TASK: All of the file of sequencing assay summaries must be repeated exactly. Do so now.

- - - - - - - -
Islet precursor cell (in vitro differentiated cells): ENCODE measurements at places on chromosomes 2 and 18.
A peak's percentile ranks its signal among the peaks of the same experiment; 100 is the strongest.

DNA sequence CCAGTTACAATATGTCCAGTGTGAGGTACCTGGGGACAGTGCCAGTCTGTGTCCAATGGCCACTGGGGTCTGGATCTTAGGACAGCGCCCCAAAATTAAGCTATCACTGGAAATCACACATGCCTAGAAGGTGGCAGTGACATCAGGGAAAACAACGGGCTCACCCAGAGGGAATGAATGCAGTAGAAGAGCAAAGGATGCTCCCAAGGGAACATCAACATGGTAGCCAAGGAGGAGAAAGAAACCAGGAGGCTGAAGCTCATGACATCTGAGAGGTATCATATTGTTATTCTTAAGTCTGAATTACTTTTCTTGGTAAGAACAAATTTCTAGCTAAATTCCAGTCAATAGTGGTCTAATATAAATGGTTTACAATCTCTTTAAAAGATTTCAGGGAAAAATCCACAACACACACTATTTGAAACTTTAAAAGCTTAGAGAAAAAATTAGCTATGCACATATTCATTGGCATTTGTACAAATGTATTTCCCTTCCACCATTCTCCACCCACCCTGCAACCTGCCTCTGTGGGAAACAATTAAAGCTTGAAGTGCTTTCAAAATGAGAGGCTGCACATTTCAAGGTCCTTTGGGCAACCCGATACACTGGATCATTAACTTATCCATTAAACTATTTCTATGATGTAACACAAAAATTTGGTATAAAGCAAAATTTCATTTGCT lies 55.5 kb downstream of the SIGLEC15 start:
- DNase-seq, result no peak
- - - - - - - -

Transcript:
Islet precursor cell (in vitro differentiated cells): ENCODE measurements at places on chromosomes 2 and 18.
A peak's percentile ranks its signal among the peaks of the same experiment; 100 is the strongest.

DNA sequence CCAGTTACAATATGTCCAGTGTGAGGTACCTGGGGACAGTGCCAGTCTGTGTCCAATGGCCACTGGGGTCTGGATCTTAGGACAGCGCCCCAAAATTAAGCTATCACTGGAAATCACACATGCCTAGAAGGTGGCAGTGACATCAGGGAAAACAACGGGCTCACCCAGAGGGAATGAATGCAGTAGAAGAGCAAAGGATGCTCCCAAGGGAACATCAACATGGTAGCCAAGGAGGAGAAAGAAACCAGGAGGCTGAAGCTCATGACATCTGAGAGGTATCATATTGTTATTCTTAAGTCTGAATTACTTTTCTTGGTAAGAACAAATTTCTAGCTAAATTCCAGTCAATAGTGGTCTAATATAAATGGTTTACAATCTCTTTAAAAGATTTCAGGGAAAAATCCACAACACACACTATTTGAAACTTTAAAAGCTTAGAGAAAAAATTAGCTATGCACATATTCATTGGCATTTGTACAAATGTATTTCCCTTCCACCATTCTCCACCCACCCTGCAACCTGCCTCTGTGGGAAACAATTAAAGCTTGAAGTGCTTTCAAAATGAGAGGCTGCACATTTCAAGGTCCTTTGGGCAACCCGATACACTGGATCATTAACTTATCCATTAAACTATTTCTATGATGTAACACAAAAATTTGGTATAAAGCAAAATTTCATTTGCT lies 55.5 kb downstream of the SIGLEC15 start:
- DNase-seq, result no peak